EGX, the UK’s biggest video games event, took place last week and was missing one important ingredient… me.
It’s was the first time in about seven years I hadn’t attended the conference, from its earlier incarnation at as the Eurogamer Expo at London’s Earl Court to its current branding as EGX at Birmingham’s National Exhibition Centre.
The change of venue to Birmingham was one factor. London was convenient for me, while I found the extra hours involved in heading into Peaky Blinder territory making the day feel more of a grind than a pleasure.
But the queues are what made me vow last year never to attend another EGX . . . my God, the queues.
As the event has grown in popularity over the years, the time spent waiting in line to get a 10-minute go on an upcoming unreleased video game grew too.
At the NEC a couple of years ago, I spent about four hours queueing at the EA area to have two quick goes on Titanfall 2 and Battlefield 1. Fun as they were, it wasn’t worth the time or money to sample games that were due for a full release in a month or two anyway.
As a gamer, the idea of trying out the big new games before the general public is still very appealing. But if I ever think it might be fun to go to EGX again, I remember the time there was a stampede to secure a Call of Duty: Ghosts special edition package for the first 100 people at the stall. And someone in a wheelchair fell over in the rush and people just jumped over him.
Or the time a gamer tried to chat up my female friend my showing her screenshots of his Counter-Strike kill-death ratio.
Or the time I stood around in a queue for hours on end, when I could have been sat on my sofa, actually playing video games.
The growing crowds at these events suggest I am in a minority, but until I can get hold off a pass that lets me skip all queues, I won’t be attending any more video game exhibitions.
ENGLAND’S march to the World Cup semi-finals this summer had a lot to do with VAR.
The video assistant referee helped England get three spot-kicks at the tournament and proved a big talking point amongst fans and in the media.
And the feature is now going to be part of the hugely popular series Football Manager when its 2019 edition launches on PC and Mac on November 2.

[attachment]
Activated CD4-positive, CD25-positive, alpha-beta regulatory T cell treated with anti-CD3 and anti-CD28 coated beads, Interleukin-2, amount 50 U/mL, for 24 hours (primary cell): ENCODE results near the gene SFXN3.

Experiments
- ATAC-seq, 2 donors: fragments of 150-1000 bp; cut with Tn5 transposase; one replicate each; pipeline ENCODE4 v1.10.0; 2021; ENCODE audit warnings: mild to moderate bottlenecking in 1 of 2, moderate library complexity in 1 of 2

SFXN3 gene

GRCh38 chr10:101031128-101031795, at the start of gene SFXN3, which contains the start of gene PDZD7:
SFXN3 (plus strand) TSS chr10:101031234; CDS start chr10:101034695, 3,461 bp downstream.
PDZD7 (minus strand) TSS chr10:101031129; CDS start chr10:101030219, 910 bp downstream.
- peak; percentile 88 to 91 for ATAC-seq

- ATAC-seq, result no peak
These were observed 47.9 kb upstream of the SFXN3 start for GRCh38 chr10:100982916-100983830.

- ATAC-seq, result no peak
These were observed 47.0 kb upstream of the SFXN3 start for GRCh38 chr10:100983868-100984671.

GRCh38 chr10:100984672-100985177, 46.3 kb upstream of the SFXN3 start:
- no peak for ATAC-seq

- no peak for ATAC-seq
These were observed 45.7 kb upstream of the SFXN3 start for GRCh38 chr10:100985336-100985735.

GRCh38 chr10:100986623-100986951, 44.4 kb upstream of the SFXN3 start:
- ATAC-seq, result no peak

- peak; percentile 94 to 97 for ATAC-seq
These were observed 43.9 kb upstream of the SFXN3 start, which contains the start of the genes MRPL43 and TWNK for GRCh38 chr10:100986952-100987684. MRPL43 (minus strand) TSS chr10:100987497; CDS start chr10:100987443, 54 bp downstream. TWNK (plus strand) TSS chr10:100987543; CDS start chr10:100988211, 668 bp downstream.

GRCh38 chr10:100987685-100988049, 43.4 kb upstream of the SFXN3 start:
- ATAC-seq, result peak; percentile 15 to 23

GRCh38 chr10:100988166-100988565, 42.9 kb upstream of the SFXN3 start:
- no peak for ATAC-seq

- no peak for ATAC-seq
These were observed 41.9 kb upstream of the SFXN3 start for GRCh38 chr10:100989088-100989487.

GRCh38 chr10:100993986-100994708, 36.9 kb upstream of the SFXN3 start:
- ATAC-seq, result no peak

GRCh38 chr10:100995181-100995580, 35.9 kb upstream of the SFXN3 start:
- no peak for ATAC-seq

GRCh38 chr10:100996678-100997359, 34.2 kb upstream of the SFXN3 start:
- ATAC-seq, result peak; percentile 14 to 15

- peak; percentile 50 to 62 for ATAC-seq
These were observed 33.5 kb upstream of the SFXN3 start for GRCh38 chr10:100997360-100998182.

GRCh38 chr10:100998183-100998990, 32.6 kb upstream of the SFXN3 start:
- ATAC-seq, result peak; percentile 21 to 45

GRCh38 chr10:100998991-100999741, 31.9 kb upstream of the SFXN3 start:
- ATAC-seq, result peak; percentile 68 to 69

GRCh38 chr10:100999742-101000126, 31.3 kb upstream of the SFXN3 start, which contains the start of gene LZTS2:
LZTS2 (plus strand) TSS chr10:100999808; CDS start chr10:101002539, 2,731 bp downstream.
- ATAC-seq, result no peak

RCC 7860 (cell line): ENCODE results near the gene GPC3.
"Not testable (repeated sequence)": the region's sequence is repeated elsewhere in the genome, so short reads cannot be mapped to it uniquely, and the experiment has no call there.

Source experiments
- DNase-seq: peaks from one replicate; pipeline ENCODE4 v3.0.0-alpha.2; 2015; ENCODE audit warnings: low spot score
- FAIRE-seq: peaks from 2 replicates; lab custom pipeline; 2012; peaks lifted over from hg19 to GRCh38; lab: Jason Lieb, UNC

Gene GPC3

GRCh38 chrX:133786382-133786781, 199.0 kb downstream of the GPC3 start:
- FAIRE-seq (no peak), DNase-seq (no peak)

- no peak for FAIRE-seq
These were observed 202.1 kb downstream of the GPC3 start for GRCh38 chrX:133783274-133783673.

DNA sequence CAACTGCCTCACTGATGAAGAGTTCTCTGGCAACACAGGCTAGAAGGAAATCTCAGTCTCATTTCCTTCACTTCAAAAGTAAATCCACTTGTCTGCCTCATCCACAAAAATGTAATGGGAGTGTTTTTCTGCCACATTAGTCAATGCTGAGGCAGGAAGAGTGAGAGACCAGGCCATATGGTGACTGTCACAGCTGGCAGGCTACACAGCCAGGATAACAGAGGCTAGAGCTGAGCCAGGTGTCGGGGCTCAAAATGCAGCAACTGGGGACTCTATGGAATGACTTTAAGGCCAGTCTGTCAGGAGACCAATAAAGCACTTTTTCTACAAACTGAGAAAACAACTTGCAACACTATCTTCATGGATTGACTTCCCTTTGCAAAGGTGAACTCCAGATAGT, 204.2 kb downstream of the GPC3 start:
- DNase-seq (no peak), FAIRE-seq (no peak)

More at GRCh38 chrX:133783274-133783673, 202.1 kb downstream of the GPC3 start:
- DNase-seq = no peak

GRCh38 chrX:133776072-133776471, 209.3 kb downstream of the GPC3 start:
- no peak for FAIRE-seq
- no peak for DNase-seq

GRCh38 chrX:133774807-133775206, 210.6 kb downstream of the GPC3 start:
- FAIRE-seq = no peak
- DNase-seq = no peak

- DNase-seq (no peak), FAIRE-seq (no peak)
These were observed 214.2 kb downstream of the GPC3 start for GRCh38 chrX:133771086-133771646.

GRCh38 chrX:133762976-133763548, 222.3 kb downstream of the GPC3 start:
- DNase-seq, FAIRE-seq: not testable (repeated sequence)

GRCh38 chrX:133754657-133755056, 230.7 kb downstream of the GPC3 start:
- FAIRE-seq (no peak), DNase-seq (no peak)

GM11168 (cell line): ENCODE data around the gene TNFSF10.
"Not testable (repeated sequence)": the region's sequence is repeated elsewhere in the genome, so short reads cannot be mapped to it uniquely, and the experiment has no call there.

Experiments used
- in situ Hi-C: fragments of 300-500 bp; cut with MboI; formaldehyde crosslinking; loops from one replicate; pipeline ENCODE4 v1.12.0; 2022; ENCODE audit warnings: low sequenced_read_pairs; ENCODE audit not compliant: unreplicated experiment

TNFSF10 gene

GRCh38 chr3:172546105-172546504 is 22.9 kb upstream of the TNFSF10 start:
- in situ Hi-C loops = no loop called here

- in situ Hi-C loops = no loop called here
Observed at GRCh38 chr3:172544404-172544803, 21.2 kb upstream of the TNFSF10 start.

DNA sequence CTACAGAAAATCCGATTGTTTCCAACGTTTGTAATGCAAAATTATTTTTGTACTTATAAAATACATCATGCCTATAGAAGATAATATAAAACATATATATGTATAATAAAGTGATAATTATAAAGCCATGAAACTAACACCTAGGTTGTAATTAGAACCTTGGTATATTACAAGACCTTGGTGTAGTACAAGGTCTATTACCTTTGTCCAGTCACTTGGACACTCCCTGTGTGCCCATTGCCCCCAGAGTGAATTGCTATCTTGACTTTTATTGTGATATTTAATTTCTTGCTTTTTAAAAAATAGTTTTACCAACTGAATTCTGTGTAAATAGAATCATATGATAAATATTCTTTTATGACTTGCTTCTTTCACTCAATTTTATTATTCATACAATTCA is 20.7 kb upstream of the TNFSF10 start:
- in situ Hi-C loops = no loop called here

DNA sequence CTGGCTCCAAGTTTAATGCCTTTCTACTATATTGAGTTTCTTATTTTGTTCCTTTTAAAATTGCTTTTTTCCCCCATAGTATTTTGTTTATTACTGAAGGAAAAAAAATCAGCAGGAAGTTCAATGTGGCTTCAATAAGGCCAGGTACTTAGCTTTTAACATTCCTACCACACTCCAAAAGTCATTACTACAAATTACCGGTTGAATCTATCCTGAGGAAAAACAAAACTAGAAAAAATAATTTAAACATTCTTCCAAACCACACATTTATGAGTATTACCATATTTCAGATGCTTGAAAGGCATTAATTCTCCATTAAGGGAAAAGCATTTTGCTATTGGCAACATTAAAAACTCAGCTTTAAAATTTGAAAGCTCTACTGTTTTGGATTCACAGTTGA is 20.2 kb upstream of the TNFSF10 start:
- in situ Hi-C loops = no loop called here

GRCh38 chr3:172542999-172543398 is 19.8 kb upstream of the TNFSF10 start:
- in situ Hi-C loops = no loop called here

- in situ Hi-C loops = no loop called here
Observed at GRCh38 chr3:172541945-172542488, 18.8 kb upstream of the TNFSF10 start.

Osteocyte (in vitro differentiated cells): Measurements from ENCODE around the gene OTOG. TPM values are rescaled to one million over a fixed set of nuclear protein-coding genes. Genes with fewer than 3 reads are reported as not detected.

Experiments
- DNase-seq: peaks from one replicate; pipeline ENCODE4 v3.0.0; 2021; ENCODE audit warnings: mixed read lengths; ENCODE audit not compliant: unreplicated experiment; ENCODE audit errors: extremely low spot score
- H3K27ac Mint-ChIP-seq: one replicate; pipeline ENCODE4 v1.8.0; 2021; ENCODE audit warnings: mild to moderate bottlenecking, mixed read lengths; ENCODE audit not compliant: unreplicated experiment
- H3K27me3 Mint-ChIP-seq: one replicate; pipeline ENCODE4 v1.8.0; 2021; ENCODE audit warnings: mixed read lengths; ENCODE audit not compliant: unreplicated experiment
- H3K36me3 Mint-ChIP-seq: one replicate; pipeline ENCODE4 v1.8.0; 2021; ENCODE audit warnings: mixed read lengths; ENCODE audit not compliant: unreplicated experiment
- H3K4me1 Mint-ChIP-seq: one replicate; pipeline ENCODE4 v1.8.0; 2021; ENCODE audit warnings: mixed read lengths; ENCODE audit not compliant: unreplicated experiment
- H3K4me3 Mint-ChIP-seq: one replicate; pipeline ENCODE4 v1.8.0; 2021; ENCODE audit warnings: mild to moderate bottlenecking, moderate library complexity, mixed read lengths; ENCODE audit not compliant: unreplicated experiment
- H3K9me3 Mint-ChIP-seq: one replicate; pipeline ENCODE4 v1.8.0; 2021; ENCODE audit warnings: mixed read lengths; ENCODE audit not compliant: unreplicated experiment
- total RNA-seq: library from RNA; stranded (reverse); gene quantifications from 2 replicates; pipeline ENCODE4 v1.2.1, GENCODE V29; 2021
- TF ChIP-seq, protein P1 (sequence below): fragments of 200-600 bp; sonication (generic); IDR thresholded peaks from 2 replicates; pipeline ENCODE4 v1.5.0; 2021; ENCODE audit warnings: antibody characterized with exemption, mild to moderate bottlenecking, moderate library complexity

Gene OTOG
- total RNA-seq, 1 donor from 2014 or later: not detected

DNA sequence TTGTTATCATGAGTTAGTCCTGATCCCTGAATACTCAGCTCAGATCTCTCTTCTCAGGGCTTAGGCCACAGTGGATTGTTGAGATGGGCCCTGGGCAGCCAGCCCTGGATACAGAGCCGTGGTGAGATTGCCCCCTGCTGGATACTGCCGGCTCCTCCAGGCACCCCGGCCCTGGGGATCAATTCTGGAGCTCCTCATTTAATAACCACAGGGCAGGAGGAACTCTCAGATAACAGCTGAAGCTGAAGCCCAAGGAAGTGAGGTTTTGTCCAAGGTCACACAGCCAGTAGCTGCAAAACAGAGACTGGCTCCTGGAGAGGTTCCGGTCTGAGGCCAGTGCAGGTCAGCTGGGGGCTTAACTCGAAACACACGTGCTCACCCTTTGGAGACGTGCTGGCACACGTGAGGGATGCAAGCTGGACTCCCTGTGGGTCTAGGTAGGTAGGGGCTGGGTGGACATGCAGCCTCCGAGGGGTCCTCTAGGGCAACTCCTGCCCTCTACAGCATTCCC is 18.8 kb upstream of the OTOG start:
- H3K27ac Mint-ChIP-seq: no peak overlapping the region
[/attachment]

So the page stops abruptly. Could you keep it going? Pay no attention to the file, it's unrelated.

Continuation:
The pixelated ref will run over to the sideline after a penalty box incident, watch back footage on a screen and come back and give his decision.
It’s a genius touch. Not only because it provides football management sim fans with extra detail and emersion. But also because, for a very small feature, it has got everyone writing about Football Manager 2019.
LONDON SPITFIRE are coming home, they’re coming home, they’re…
What’s that? London’s not their home and they have never even been there before?
Well, fair enough, the South Korean players that make up London Spitfire aren’t coming home as such – but they are visiting the city that has taken them to their hearts.
The inaugural Overwatch League champions may be Seoul boys rather than London lads but that won’t stop fans wanting to see them in the flesh when they take on the Houston Outlaws in a showpiece match on October 20.
Going by the catchy title “Overwatch Gilded Gala presented by the London Spitfire and the Houston Outlaws”, the event will see “three to four” of the teams’ star players playing 1v1 matches and also teaming up with the fans.
London Spitfire owner Jack Etienne said: “The amount of support we’ve gotten from out hometown fans continues to be phenomenal and I couldn’t be more thrilled to have the team in London.”
A location for the event hasn’t been announced yet but expect a high demand for tickets.